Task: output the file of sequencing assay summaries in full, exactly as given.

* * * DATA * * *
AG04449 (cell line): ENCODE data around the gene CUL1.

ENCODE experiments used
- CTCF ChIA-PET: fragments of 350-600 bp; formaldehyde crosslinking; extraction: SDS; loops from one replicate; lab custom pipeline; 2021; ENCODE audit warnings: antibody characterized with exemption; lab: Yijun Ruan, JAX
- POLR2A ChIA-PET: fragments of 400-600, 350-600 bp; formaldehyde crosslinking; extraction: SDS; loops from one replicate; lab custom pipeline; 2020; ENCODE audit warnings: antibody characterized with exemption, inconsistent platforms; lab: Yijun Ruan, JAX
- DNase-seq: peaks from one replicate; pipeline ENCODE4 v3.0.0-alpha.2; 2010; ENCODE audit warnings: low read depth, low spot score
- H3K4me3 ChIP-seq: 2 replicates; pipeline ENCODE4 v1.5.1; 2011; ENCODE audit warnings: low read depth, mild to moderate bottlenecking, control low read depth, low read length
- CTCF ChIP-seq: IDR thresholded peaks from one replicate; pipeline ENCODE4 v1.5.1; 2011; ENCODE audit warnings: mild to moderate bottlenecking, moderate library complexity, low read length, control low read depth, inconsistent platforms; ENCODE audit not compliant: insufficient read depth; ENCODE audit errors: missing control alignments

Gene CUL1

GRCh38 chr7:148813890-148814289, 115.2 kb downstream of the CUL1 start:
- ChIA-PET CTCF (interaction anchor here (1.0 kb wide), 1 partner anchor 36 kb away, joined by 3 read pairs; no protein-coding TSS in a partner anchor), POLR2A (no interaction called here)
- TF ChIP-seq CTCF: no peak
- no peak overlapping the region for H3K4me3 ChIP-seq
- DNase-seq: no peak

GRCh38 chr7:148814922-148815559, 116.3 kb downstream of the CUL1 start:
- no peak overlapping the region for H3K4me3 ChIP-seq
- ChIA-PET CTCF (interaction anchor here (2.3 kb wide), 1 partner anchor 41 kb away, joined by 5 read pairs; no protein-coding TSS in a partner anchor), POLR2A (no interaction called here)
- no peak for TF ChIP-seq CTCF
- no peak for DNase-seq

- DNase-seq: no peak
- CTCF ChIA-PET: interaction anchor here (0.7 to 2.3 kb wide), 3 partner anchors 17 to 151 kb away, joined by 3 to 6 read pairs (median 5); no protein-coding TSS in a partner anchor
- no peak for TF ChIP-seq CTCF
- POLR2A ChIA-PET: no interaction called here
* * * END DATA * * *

AG04449 (cell line): ENCODE data around the gene CUL1.

ENCODE experiments used
- CTCF ChIA-PET: fragments of 350-600 bp; formaldehyde crosslinking; extraction: SDS; loops from one replicate; lab custom pipeline; 2021; ENCODE audit warnings: antibody characterized with exemption; lab: Yijun Ruan, JAX
- POLR2A ChIA-PET: fragments of 400-600, 350-600 bp; formaldehyde crosslinking; extraction: SDS; loops from one replicate; lab custom pipeline; 2020; ENCODE audit warnings: antibody characterized with exemption, inconsistent platforms; lab: Yijun Ruan, JAX
- DNase-seq: peaks from one replicate; pipeline ENCODE4 v3.0.0-alpha.2; 2010; ENCODE audit warnings: low read depth, low spot score
- H3K4me3 ChIP-seq: 2 replicates; pipeline ENCODE4 v1.5.1; 2011; ENCODE audit warnings: low read depth, mild to moderate bottlenecking, control low read depth, low read length
- CTCF ChIP-seq: IDR thresholded peaks from one replicate; pipeline ENCODE4 v1.5.1; 2011; ENCODE audit warnings: mild to moderate bottlenecking, moderate library complexity, low read length, control low read depth, inconsistent platforms; ENCODE audit not compliant: insufficient read depth; ENCODE audit errors: missing control alignments

Gene CUL1

GRCh38 chr7:148813890-148814289, 115.2 kb downstream of the CUL1 start:
- ChIA-PET CTCF (interaction anchor here (1.0 kb wide), 1 partner anchor 36 kb away, joined by 3 read pairs; no protein-coding TSS in a partner anchor), POLR2A (no interaction called here)
- TF ChIP-seq CTCF: no peak
- no peak overlapping the region for H3K4me3 ChIP-seq
- DNase-seq: no peak

GRCh38 chr7:148814922-148815559, 116.3 kb downstream of the CUL1 start:
- no peak overlapping the region for H3K4me3 ChIP-seq
- ChIA-PET CTCF (interaction anchor here (2.3 kb wide), 1 partner anchor 41 kb away, joined by 5 read pairs; no protein-coding TSS in a partner anchor), POLR2A (no interaction called here)
- no peak for TF ChIP-seq CTCF
- no peak for DNase-seq

- DNase-seq: no peak
- CTCF ChIA-PET: interaction anchor here (0.7 to 2.3 kb wide), 3 partner anchors 17 to 151 kb away, joined by 3 to 6 read pairs (median 5); no protein-coding TSS in a partner anchor
- no peak for TF ChIP-seq CTCF
- POLR2A ChIA-PET: no interaction called here